December 29, 2011
2011: Beautiful Victories for Animals in Laboratories
From Botox to biomedical research, The HSUS fought on all fronts
This year, The HSUS won a number of protections for primates and other animals in laboratories.
Persistence pays off on Botox©
The HSUS first began urging Allergan to stop killing animals to test Botox Cosmetic in 2004. Thousands of HSUS supporters joined in, asking Allergan to develop an alternative test. This June Allergan announced that it received U.S. Food and Drug Administration approval for a new procedure that avoids using animals in Botox testing.
The industry standard for testing products like Botox has been a procedure known as Lethal Dose 50 Percent, in which animals suffer and die by suffocation.
Allergan estimates that it will reduce its use of animals in Botox testing by 95 percent within the next three years.
Army’s chemical warfare training on monkeys ended
In October, following pressure from concerned citizens, animal welfare groups, and U.S. Rep. Roscoe G. Bartlett, R.-Md., the U.S. Army announced that live monkeys would be replaced with non-animal alternatives in future chemical warfare trainings for soldiers.
The Washington Post reported that the Army will use a combination of "trained actors, computer programs, and high-tech, mannequin-like patient simulators" to train soldiers in the future.
Protections for chimps in the wild and captivity
In September, The U.S. Fish and Wildlife Service announced it would review the status of captive chimpanzees in the U.S. under the Endangered Species Act to determine whether protection of all chimpanzees is warranted. The decision was in response to a legal petition filed by HSUS and other conservation and animal protection organizations asking the agency to increase protection of captive chimpanzees in the U.S. used for invasive experiments and in the pet and entertainment trade. Wild chimpanzees, in contrast, are protected as an endangered species under the Endangered Species Act.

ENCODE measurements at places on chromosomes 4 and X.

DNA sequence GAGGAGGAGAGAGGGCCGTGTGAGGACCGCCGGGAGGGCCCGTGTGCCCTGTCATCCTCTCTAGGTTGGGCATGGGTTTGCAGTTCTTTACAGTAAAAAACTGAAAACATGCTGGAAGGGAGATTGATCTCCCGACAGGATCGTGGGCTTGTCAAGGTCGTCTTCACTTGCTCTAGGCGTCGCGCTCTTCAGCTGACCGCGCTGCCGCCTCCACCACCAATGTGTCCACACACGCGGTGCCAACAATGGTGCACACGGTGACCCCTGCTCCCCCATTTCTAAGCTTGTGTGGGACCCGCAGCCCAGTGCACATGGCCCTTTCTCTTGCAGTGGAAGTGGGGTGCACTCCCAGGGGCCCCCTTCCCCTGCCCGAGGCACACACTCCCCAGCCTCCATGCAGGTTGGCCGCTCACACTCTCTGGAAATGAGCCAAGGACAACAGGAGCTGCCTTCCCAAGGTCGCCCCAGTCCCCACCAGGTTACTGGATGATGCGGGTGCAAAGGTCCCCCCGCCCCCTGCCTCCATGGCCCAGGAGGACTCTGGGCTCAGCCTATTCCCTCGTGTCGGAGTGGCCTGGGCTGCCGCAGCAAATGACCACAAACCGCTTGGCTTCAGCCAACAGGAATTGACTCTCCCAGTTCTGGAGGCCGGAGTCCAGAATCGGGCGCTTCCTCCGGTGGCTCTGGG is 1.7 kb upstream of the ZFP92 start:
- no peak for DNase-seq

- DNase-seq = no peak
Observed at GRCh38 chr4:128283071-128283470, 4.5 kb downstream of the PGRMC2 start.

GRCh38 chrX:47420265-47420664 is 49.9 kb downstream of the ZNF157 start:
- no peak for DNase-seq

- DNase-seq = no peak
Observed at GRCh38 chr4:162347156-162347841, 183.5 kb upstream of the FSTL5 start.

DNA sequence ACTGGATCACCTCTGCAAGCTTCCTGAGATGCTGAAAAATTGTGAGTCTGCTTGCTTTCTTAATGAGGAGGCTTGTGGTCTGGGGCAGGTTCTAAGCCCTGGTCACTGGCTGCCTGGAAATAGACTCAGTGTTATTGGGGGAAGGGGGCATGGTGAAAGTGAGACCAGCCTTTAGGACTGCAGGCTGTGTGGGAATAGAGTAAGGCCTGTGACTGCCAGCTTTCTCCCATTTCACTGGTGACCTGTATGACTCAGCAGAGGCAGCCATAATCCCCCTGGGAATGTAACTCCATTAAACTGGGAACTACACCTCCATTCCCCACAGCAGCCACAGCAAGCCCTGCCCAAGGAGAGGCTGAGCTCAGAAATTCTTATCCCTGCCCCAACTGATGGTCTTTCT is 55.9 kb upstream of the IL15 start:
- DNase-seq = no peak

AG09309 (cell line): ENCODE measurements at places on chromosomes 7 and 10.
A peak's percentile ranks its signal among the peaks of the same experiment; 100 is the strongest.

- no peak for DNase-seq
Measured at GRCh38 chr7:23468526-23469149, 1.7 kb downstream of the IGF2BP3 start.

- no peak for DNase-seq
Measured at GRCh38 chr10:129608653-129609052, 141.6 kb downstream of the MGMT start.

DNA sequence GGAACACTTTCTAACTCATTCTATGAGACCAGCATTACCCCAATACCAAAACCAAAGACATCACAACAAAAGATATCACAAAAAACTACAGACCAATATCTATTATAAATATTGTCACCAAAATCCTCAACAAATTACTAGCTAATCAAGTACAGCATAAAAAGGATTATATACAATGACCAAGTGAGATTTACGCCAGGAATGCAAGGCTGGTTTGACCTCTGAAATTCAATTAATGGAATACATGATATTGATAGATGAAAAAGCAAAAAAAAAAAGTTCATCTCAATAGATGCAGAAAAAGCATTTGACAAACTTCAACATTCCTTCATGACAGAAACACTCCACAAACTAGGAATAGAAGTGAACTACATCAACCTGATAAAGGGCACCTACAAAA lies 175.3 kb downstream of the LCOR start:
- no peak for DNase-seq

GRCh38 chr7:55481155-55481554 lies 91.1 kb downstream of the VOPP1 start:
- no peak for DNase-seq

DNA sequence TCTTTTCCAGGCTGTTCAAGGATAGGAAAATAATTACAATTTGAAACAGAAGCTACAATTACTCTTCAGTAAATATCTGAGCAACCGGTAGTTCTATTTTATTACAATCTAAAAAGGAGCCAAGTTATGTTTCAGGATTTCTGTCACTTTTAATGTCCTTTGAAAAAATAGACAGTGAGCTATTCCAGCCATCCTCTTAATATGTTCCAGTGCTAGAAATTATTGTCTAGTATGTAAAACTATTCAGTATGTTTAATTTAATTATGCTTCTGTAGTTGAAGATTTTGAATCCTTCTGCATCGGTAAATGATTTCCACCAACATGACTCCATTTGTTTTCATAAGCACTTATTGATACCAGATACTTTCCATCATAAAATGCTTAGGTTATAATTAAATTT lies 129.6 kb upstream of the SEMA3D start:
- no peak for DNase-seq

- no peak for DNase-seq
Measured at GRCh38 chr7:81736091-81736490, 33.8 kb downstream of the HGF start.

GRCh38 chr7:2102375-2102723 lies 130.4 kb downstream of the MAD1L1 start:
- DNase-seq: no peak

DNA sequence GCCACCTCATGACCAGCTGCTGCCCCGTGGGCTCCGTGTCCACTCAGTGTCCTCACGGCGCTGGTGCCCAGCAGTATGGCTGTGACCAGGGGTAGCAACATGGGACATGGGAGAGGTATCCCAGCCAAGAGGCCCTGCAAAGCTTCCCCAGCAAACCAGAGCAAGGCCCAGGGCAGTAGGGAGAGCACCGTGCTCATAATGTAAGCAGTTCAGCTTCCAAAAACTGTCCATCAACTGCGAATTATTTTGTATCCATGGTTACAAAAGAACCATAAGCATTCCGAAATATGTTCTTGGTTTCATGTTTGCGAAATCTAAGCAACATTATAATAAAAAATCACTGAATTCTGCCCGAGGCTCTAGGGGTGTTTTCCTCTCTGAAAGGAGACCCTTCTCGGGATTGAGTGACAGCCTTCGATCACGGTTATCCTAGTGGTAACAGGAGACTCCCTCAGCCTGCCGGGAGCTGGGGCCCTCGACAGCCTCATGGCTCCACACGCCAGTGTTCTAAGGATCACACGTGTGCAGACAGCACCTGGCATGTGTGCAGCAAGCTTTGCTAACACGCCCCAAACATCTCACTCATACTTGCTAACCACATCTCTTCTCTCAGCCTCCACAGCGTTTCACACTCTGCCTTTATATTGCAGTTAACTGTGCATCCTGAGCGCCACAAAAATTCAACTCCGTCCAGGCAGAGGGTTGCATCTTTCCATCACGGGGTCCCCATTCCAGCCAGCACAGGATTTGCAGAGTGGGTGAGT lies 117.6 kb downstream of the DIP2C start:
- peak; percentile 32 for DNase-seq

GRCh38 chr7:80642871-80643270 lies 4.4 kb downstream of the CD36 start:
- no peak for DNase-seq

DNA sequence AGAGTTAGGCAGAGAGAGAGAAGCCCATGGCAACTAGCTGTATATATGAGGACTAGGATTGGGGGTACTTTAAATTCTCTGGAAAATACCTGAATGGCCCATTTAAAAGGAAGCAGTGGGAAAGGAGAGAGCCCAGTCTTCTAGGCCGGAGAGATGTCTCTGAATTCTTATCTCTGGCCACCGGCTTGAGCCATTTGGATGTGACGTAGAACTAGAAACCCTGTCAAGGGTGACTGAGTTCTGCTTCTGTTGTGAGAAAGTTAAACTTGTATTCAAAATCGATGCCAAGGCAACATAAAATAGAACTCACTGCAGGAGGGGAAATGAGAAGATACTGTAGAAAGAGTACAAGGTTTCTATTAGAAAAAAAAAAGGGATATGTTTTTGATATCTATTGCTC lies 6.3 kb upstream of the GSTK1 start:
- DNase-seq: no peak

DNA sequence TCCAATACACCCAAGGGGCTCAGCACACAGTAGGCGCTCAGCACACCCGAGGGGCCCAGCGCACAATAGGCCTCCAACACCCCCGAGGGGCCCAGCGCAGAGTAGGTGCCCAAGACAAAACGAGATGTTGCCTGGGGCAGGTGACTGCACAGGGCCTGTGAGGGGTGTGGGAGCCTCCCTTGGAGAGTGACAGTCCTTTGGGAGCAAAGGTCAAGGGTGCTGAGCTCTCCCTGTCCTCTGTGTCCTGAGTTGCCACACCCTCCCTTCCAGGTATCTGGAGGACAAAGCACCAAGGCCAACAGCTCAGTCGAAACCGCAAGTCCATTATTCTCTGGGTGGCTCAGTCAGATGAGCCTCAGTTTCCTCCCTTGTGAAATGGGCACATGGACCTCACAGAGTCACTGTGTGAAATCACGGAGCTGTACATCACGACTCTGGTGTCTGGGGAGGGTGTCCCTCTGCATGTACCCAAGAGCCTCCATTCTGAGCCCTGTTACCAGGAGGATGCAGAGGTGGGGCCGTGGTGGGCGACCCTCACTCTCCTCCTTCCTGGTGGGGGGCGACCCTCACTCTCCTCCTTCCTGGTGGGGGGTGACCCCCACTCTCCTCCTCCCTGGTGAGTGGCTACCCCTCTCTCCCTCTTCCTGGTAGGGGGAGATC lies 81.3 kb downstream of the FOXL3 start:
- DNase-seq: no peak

More than 50,000 HSUS supporters asked the U.S. Fish and Wildlife Service to help protect captive chimpanzees. Add your voice »
Alamogordo chimpanzees get a reprieve from research
Thanks to animal welfare organizations, legislators, and animal lovers, plans to move nearly 200 chimpanzees from the Alamogordo Primate Facility to a biomedical research laboratory in Texas were postponed in January 2011. The National Institutes of Health announced that it would not move the chimpanzees to a facility where they could be used in harmful experiments until receiving the report it commissioned from the National Academies' Institute of Medicine study of chimpanzees in biomedical and behavioral research (below).
Invasive biomedical research on chimps declared unnecessary
In December, the Institute of Medicine released a report concluding that there is no area of invasive biomedical research that requires the use of chimpanzees. This is significant: The United States is the last developed country in the world that continues to use chimpanzees in invasive biomedical research.
Following the announcement of the study results, the National Institute of Health immediately halted any new studies involving chimpanzees and estimated that about half of the current studies involving chimpanzees would be phased out.
Five chimpanzees retired to sanctuary
While reviewing chimpanzee news this autumn, we realized that some very familiar chimpanzees had finally retired as HSUS supporters requested. Following our 2009 undercover investigation at New Iberia Research Center, thousands of animal lovers urged the National Institutes of Health to send 26 elderly, wild-caught chimpanzees at the laboratory to a sanctuary.
Earlier this year, five of these chimpanzees—Karen, Lady Bird, Penny, Terry, and Jerry—were released to the Chimp Haven sanctuary in Keithville, La., after spending decades in laboratories.